Over 4.5 billion people across the world use some kind of social media platform, exposing over half of the world’s population to a poorly understood and potentially harmful environment. In recent years, social media platforms – particularly US ones – have been cited as causes of mass misinformation spreading and mental harm.

Worse still, many of the companies that run these incredibly popular – and almost mandatory – sites know of the harm that’s being done. You only have to look at the 2021 leaks that revealed the research performed by Facebook into Instagram that clearly states it’s doing harm to teenagers.

Now going by the name Meta, the company has done very little to mitigate the inherent harm that can be caused to vulnerable people due to how its algorithm seeks to optimize the service and its income. Still, with more and more people joining these platforms from younger ages, the dangers are only becoming more apparent.

What we know and perceive to be the dangers

Having surveyed over 2,000 US and UK parents or guardians as well as over 2,000 children with internet access, the conclusions made in this report demonstrate that there’s a distinct divide between the perceived threats to both parties through online and, particularly, social media use.

Parents see bullying, grooming, offensive media, harassment, and those seeking personal information as the biggest dangers when their children are online, in that order. Children, on the other hand, rank rude behavior, scary media, bullying, and then prompts to make purchases as the biggest online threats.

The most frequent platforms for these adverse occurrences in the US were named YouTube, Facebook, TikTok, Roblox, and Instagram, while UK kids cited Roblox, YouTube, TikTok, Fortnite, and Facebook. Luckily, parental blocks can go a long way towards defending against these potential hams, as the report details.

However, these very clear sources of danger aren’t all that make social media platforms a particularly harmful place to spend time. With four-year-olds averaging 21 minutes on social media per day over the next couple of decades, researchers anticipate many more challenges to come.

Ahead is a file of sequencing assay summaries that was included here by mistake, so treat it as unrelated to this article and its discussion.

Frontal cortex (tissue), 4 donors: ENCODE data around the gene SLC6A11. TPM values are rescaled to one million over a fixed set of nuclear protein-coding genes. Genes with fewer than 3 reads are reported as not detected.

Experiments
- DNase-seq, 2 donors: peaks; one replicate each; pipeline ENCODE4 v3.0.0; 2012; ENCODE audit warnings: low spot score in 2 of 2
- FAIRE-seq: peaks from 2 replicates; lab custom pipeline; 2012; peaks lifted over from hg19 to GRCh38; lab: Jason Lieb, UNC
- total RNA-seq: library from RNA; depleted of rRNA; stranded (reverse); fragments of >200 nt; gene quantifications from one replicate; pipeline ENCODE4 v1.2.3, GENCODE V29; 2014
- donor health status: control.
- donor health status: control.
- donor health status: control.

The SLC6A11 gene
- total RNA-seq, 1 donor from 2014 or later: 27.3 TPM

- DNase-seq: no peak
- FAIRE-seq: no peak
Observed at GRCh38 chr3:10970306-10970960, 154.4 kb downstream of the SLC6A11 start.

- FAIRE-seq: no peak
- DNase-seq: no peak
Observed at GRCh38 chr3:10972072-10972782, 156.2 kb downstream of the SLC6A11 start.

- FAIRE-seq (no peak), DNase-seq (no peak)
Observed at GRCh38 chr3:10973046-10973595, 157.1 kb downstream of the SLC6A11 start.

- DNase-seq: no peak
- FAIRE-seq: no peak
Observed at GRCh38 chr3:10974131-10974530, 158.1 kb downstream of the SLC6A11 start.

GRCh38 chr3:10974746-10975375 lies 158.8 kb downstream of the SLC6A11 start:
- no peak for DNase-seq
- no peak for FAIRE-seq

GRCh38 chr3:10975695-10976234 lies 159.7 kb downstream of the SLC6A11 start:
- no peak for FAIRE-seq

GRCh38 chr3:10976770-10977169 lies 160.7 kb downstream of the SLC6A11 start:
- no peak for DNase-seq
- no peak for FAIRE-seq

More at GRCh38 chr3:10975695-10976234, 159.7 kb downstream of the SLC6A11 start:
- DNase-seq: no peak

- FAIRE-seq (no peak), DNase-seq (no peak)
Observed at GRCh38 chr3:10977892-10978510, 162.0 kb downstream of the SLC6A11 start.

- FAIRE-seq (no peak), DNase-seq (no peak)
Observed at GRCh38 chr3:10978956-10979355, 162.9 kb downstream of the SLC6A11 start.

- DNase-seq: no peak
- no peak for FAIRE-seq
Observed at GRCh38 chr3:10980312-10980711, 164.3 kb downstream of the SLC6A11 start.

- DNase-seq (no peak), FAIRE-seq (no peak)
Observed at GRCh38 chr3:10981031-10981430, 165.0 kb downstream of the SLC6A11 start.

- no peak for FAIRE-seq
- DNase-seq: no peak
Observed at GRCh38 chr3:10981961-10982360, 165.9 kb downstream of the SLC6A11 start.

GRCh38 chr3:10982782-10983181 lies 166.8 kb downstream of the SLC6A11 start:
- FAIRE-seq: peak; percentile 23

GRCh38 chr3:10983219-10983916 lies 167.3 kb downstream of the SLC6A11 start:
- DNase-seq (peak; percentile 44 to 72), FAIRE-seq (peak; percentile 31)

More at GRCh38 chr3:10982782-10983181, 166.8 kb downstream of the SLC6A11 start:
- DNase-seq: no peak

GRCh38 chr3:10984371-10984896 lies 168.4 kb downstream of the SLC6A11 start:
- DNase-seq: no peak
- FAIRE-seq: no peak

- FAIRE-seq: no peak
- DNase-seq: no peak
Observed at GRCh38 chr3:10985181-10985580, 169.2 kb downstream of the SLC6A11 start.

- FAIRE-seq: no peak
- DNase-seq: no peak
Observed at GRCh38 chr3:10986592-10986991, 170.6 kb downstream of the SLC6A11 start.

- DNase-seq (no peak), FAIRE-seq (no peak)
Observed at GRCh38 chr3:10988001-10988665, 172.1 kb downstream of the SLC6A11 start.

Unseen dangers of social media exposure

Social media usage, particularly at its current scale, is a relatively new phenomenon. This means that academics and studies are still catching up to work out its impact on people as a whole. Still, there is some research into the extended impacts of social media use and stories on its adverse effects.

In the three-year study cited here, 12 and 13-year-olds were found to have greater sensitivity in their amygdala if they were among the more frequent users of social media. Less sensitivity was developed by those who were less active on social media. However, it’s not overly clear what social consequences this sensitivity increase will have.

What the study does show is that social media has a direct impact on the brain. A much more commonly-cited result of extended social media use is the hit of dopamine that quick and convenient feedback offers. Elsewhere lines are being drawn between the consumption of fast or short videos with increased rates of ADHD.

Pile onto these figures like 23 percent of teenage girls report Instagram making them feel worse about their bodies and the known impact of increased, prolonged, and regular feeds of dopamine, and it’s clear that social media can be dangerous beyond the obvious dangers.

A surprising amount of time is being spent on social media by very young people; while we recognize and can block some of the harms that can come from this online activity, some more subtle issues come as a part of the experience.